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Six adventurous funds for risk-taking investors looking to make the most of 2024

27 December 2023

Experts pointed to Scottish Mortgage, UK and US small-caps, China and clean energy.

By Jean-Baptiste Andrieux,

Reporter, Trustnet

One has to be particularly optimistic to invest in high-risk asset classes in a time when there is very little visibility on how the macroeconomic environment may look like, with soft landing, recession and stagflation being all plausible options

However, being greedy when others are fearful can be a rewarding bet on the long term. Below, experts highlight funds investors with a tolerance for high volatility, a long-term horizon and the capacity to stomach short-term losses, should consider.


Speculative global growth

Alex Watts, investment data analyst at interactive investor, suggested Scottish Mortgage, one of the best performing investment trusts of the past decade, but which fell from grace as inflation resurfaced and central banks started their hiking cycle.

FE fundinfo Alpha Manager Tom Slater and Lawrence Burns seek to identify major drivers of change in the world and then invest in a select number of names that, they believe, are poised to capitalise on those themes.

As such, they are unconstrained in where and how they invest. For instance, the trust can allocate up to 30% of the portfolio to private companies, an allocation that is currently at maximum.

However, those private holdings are not early-stage companies, but rather businesses that have chosen to stay private for longer and with sizeable valuation, such as SpaceX, Bytedance or Epic Games.  

Watts warned that the speculative nature of this investment trust means that it is bound to experience extreme upside and downside short-term performance.

He said: “Management themselves admit that smooth returns and exceptional outperformance are not mutually exclusive. What is more, an asset of the investment trust structure is the ability to borrow to enhance returns, though negative returns can be exaggerated on the downside also. Accordingly, this is a trust more appropriate for investors with further-out investment horizons (at least five years).”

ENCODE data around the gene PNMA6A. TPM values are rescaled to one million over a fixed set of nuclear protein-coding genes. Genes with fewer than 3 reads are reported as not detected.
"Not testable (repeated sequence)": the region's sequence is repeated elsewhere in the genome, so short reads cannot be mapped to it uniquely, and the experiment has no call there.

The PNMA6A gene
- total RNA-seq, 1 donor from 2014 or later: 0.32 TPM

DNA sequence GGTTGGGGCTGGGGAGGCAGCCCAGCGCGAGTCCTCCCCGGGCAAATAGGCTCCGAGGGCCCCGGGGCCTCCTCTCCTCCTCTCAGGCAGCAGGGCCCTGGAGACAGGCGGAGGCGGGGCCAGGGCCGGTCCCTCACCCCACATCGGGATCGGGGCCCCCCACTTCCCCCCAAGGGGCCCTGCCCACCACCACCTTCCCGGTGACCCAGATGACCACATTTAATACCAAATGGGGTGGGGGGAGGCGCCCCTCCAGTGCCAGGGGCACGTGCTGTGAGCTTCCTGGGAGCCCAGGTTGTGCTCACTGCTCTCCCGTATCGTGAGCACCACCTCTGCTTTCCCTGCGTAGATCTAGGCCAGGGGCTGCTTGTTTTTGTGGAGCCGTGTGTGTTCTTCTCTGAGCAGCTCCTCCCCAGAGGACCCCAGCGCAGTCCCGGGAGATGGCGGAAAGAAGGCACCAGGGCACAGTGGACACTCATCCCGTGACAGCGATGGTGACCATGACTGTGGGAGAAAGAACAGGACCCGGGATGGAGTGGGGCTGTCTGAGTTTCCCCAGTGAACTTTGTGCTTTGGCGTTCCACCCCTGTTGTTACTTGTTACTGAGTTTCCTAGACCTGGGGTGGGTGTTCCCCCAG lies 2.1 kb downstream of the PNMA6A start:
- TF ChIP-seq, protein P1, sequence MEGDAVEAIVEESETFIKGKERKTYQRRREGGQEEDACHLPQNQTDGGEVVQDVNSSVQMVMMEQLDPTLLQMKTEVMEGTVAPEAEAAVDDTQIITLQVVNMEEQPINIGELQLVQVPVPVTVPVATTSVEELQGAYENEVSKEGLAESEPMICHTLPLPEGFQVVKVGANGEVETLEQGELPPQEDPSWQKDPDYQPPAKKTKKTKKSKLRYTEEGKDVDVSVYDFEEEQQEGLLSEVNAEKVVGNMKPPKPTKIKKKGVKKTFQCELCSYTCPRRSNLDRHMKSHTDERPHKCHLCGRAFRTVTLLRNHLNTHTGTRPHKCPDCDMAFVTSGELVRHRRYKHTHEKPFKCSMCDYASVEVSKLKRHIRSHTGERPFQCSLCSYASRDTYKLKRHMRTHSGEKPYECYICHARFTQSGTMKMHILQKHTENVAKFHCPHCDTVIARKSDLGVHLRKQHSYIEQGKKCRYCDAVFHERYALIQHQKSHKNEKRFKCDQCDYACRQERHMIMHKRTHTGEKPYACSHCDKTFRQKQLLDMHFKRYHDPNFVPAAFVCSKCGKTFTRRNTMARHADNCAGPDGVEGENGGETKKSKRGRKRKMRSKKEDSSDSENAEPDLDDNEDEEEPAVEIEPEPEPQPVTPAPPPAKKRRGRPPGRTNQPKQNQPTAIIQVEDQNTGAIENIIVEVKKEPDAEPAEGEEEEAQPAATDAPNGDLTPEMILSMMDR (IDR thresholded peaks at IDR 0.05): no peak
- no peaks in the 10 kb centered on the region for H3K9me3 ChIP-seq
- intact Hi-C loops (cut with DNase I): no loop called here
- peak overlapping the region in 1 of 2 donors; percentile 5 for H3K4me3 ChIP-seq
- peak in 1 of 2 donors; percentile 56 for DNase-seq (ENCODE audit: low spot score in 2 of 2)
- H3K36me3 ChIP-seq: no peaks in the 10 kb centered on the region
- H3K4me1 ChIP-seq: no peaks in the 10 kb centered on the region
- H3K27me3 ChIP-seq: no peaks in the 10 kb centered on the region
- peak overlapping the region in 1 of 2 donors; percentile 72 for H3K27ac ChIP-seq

Performance of trust vs sector and benchmark YTD

Source: FE Analytics


UK Smaller Companies

UK small-caps have been de-rating over the past two years and are now trading on a discount relative to both their large-cap and international peers. Meanwhile, 65% of the constituents of the Numis Smaller Company index are valued below their long-term averages.

As a result, Tom Hopkins, senior portfolio manager at BRI Wealth Management, believes the asset class now presents an attractive investment opportunity and called on investors to distinguish between short-term transitory factors and long-term fundamentals.

Moreover, a stabilisation in interest rates and inflation may reinvigorate the M&A activity in 2024, which means the best and highest quality companies will continue to be taken over.

Hopkins said: “As we reach the peak of interest rates in the UK and the economy continues to show its resilience, the IA UK Smaller Companies sector looks ripe for an accelerated recovery in 2024.”

Laith Khalaf, head of investment analysis at AJ Bell added that UK smaller companies have produced “exception returns” over the long-term, albeit being riskier than their large-cap cousins. Although things might get worse before they get better, he believes adventurous investors should consider some exposure to this area.

To tap into the opportunities presented by UK smaller companies, Hopkins picked WS Gresham House UK Smaller Companies, while Khalaf chose WS Amati UK Listed Smaller Companies.

The first fund, managed by FE fundinfo Alpha Manager Ken Wotton, was launched in February 2019 and sits in the top quartile of the IA UK Smaller Companies sector over three years.

Hopkins said: “The outperformance of the Gresham House UK Smaller Companies against the sector is a credit to the team’s effective and unique investment process. What gives Gresham House the edge is their private equity approach and resources in selecting the right companies for the portfolio.

“The fund’s less cyclical, high-quality businesses with stable and growing earnings streams, should continue to deliver strong returns through the market cycle.”

WS Amati UK Listed Smaller Companies is older, having been launched in 1998, and has made a top-quartile return over 10 years, although it has struggled over more recent periods.

Khalaf said: “Paul Jourdan has been running this fund for over 20 years and the whole team is steeped in experience when it comes to small-cap investing.

“They look for high quality companies with competitive advantages. They also have an emphasis on the AIM market, but they can invest in stocks all the way up to the FTSE 250.”

Performance of funds vs sector and benchmark YTD

Source: FE Analytics


US small-caps